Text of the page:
Listening to the Zither
Li Duan (743 – 782?)
She plucks the zither, wood engrained in gold,
With silky hands beside a room of jade;
To make the gentleman there notice her
He sees at times her brushing hand has strayed.
|鳴箏金粟柱||Míng zhēng jīn sù zhù|
|素手玉房前||Sù shǒu yù fáng qián|
|欲得周郎顧||Yù dé zhōu láng gù|
|時時誤拂絃||Shí shí wù fú xián|
Transliteration and Notes
Shrieks zither gold grain pillar
Silk hand jade room by
Desire have Zhou gentleman notice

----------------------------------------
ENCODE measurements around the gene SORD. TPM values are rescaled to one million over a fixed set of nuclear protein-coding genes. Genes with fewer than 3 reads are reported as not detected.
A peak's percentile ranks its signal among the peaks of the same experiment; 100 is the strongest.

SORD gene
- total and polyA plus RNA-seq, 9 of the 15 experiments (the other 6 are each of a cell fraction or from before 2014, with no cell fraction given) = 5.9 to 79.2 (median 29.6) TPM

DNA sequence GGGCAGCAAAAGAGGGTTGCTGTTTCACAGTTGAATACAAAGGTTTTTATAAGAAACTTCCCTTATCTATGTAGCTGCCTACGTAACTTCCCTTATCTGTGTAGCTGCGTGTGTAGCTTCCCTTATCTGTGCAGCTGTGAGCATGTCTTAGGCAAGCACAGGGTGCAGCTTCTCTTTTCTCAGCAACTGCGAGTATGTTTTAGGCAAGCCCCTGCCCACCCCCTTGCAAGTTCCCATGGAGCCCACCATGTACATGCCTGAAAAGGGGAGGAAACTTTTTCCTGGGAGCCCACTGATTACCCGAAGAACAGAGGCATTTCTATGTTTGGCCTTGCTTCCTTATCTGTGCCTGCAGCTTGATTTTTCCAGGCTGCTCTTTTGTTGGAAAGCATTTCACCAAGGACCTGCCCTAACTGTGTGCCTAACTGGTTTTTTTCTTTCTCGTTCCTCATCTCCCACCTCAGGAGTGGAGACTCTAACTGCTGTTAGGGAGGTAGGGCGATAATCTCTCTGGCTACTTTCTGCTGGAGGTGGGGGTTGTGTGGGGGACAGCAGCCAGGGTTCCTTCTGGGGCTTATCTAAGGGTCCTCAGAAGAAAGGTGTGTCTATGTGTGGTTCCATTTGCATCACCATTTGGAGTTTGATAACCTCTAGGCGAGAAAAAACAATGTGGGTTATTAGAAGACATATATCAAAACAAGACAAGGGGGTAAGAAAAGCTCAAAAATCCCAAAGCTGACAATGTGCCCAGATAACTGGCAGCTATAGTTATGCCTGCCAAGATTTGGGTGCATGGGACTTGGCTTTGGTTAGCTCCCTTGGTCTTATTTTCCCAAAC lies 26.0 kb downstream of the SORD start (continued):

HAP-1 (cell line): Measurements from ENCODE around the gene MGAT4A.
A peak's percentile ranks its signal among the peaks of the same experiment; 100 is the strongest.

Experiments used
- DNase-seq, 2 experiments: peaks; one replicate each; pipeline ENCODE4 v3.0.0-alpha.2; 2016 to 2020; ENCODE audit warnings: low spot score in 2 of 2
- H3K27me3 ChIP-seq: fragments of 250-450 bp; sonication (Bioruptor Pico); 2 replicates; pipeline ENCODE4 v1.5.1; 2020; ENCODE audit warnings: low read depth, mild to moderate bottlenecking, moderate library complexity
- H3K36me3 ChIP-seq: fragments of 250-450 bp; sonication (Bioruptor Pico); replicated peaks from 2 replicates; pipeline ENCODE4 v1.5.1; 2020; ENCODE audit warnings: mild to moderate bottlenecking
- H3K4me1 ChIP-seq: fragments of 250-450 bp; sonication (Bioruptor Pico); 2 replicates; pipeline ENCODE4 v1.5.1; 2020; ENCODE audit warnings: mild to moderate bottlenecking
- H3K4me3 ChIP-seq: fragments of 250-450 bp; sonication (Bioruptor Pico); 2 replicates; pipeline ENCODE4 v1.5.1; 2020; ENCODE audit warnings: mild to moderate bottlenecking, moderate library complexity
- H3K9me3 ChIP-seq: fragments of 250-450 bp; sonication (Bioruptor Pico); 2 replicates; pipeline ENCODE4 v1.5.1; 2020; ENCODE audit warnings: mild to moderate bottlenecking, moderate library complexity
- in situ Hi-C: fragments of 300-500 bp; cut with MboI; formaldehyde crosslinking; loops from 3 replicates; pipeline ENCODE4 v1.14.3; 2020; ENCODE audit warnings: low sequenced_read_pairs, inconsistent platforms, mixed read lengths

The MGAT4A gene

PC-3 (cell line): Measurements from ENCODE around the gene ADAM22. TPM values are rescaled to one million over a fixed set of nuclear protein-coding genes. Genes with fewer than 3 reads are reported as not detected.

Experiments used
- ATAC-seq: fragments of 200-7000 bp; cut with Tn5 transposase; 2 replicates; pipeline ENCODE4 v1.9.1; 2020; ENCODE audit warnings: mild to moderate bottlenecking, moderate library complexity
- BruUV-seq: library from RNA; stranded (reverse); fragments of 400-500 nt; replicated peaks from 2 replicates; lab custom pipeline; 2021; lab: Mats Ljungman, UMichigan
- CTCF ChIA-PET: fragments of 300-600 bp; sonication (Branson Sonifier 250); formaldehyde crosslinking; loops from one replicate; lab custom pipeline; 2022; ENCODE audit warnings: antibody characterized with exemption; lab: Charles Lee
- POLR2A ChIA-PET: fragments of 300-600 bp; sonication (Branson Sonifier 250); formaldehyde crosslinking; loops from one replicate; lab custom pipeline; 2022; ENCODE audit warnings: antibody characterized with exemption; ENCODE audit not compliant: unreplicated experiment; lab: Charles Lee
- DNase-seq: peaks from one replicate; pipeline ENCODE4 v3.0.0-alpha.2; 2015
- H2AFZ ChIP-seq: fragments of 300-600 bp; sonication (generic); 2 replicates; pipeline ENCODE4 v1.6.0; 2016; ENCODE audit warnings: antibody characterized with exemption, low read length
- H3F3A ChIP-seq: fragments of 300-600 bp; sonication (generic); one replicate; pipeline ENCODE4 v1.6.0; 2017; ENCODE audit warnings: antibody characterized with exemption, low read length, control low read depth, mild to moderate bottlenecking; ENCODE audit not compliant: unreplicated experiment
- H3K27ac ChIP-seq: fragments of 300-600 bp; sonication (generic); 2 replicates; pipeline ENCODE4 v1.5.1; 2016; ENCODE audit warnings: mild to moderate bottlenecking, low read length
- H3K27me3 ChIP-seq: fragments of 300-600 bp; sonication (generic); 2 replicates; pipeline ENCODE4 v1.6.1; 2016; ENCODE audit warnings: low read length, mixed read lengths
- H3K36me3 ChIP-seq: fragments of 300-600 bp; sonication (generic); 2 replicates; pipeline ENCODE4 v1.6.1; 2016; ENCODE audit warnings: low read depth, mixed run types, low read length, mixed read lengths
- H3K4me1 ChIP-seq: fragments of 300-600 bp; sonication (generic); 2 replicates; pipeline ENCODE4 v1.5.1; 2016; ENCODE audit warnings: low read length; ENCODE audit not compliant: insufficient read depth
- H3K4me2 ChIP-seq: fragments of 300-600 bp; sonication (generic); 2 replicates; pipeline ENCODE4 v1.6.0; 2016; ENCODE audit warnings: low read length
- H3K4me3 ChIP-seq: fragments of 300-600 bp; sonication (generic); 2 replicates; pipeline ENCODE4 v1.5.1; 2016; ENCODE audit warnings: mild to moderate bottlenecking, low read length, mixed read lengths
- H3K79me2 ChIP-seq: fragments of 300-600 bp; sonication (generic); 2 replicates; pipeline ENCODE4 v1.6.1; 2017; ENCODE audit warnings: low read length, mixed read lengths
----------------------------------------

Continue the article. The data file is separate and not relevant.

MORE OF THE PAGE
Often times err brush string
This poem tells the humorous tale of a beautiful woman playing the zither (“silk hands” means fair or delicate hands in this context, symbolizing beauty). She notices a gentleman from Zhou, probably the author, and tries to get his attention by occasionally plucking the wrong note.